Mnemonic Device for Patient Decision-Making AssessedLast Updated: February 12, 2010. Clinicians who must quickly assess a patient's capacity to make an emergency treatment decision can now fall back on a new mnemonic device, "CURVES," developed at Johns Hopkins University and reviewed in the February issue of Chest.
FRIDAY, Feb. 12 (HealthDay News) -- Clinicians who must quickly assess a patient's capacity to make an emergency treatment decision can now fall back on a new mnemonic device, "CURVES," developed at Johns Hopkins University and reviewed in the February issue of Chest.
Grant V. Chow, M.D., of the Johns Hopkins University School of Medicine in Baltimore, and colleagues reviewed assessment issues and existing tools, including the MacArthur Competence Assessment Tool for Treatment and the Hopkins Competency Assessment Test, both of which are well validated but may be too complex and time-consuming in an emergency. The authors' CURVES mnemonic device is based on the same capabilities but is easier and faster to implement.
The authors explain that CURVES stands for Choose/Communicate, Understand, Reason, Value, Emergency and Surrogate. Patients must be able to choose among options and communicate their preferences; understand the benefits, risks, alternatives, and consequences; reason their options through and explain their decision, and make a choice consistent with their own values. If the patient cannot meet any of these criteria, the clinician may intervene without explicit patient consent if two other conditions exist: the situation is a true emergency and there are no surrogate decision makers or legal documents containing the patients wishes.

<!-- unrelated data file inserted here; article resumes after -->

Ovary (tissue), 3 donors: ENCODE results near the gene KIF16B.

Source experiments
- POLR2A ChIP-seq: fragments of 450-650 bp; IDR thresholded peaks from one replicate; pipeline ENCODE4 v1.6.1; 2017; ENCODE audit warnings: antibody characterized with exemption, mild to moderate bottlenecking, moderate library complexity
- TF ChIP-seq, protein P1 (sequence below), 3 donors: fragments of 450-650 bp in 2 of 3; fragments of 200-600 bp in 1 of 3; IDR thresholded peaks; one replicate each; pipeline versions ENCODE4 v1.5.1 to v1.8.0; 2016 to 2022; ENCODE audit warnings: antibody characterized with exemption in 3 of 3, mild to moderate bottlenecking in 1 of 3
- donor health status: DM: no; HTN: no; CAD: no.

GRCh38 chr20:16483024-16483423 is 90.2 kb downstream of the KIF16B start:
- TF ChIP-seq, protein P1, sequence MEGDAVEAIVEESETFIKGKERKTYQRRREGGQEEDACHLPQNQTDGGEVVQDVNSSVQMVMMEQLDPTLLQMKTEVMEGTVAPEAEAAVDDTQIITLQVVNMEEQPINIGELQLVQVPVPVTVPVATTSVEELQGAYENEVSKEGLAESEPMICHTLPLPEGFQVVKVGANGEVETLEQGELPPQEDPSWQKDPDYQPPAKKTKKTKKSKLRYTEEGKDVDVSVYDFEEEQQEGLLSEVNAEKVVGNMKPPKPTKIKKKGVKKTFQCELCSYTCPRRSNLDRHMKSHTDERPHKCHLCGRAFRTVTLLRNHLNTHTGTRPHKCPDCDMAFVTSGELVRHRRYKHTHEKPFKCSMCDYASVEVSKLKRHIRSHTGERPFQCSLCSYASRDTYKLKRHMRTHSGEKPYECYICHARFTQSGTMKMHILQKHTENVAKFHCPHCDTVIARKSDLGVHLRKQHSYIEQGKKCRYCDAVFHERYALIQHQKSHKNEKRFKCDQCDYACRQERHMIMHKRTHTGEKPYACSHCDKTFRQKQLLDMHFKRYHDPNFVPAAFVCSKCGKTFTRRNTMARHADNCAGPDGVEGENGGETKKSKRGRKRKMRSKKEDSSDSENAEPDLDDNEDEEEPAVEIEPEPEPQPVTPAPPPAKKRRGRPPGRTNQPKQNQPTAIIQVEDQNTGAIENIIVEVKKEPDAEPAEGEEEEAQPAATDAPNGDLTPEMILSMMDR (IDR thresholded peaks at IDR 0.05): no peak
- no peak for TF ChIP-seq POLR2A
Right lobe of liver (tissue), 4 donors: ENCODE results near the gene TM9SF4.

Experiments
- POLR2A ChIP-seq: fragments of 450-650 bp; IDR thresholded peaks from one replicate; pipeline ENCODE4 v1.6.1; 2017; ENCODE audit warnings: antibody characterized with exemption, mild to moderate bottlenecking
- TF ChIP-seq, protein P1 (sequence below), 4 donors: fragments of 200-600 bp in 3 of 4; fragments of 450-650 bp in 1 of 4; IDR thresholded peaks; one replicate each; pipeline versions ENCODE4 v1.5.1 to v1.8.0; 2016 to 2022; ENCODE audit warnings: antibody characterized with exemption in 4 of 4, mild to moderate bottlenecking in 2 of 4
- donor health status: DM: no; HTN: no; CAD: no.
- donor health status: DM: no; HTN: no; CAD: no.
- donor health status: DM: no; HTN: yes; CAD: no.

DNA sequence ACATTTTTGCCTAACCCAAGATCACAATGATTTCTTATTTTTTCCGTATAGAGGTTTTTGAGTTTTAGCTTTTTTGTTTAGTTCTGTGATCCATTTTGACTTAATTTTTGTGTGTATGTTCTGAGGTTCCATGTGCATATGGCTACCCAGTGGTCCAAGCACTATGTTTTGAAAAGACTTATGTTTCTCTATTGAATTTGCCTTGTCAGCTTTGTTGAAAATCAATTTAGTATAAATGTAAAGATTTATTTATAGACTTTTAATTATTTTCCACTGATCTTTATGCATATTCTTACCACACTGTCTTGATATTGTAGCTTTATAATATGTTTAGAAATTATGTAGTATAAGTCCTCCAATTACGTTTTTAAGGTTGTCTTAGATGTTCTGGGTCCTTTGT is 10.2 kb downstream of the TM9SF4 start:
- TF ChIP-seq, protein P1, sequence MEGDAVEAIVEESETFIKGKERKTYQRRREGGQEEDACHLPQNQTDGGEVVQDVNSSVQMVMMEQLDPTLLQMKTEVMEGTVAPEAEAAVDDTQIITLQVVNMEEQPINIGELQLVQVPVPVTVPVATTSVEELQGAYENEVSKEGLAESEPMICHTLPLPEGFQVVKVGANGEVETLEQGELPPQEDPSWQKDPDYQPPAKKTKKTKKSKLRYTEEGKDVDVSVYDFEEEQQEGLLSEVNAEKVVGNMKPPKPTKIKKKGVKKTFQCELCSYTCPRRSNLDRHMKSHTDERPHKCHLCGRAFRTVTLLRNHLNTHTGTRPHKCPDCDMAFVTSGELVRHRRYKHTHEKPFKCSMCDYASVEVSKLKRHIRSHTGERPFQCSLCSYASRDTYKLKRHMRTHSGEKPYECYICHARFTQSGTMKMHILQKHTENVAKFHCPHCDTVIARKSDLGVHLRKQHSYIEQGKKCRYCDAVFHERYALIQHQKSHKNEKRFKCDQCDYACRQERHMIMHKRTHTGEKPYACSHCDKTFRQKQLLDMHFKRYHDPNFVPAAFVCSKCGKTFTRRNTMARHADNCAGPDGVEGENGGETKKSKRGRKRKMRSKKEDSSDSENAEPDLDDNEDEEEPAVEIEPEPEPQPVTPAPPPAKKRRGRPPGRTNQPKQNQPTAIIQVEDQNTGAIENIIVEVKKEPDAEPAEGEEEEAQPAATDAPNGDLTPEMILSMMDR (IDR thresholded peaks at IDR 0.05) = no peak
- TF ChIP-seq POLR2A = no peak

"If a patient is unable, for whatever reason, to exercise informed consent, it is the physician's responsibility to identify an appropriate proxy decision maker, typically a spouse, adult child, or sibling. If no such proxy decision maker is available, the physician must proceed with the patient's best interests in mind," the authors write.
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